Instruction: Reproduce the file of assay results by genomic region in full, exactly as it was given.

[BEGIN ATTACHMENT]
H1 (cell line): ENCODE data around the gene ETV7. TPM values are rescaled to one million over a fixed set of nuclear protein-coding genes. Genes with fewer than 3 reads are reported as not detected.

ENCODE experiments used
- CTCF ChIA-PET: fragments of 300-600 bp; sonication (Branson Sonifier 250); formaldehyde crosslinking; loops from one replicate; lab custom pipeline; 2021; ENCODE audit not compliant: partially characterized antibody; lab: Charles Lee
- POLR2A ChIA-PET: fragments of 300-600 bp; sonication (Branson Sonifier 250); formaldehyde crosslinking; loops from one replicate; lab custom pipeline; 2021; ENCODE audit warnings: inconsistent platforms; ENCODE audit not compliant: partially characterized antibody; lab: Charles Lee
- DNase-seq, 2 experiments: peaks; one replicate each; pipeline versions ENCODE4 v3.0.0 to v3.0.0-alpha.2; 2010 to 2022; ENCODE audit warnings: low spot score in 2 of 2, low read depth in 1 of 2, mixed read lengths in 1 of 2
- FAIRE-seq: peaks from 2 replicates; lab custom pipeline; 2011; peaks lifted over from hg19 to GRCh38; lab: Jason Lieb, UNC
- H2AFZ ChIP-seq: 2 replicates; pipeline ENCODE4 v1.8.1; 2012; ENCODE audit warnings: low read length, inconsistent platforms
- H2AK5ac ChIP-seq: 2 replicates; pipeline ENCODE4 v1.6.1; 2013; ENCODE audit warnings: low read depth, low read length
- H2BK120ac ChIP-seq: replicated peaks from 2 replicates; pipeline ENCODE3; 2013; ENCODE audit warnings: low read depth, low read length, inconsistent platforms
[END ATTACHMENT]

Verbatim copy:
H1 (cell line): ENCODE data around the gene ETV7. TPM values are rescaled to one million over a fixed set of nuclear protein-coding genes. Genes with fewer than 3 reads are reported as not detected.

ENCODE experiments used
- CTCF ChIA-PET: fragments of 300-600 bp; sonication (Branson Sonifier 250); formaldehyde crosslinking; loops from one replicate; lab custom pipeline; 2021; ENCODE audit not compliant: partially characterized antibody; lab: Charles Lee
- POLR2A ChIA-PET: fragments of 300-600 bp; sonication (Branson Sonifier 250); formaldehyde crosslinking; loops from one replicate; lab custom pipeline; 2021; ENCODE audit warnings: inconsistent platforms; ENCODE audit not compliant: partially characterized antibody; lab: Charles Lee
- DNase-seq, 2 experiments: peaks; one replicate each; pipeline versions ENCODE4 v3.0.0 to v3.0.0-alpha.2; 2010 to 2022; ENCODE audit warnings: low spot score in 2 of 2, low read depth in 1 of 2, mixed read lengths in 1 of 2
- FAIRE-seq: peaks from 2 replicates; lab custom pipeline; 2011; peaks lifted over from hg19 to GRCh38; lab: Jason Lieb, UNC
- H2AFZ ChIP-seq: 2 replicates; pipeline ENCODE4 v1.8.1; 2012; ENCODE audit warnings: low read length, inconsistent platforms
- H2AK5ac ChIP-seq: 2 replicates; pipeline ENCODE4 v1.6.1; 2013; ENCODE audit warnings: low read depth, low read length
- H2BK120ac ChIP-seq: replicated peaks from 2 replicates; pipeline ENCODE3; 2013; ENCODE audit warnings: low read depth, low read length, inconsistent platforms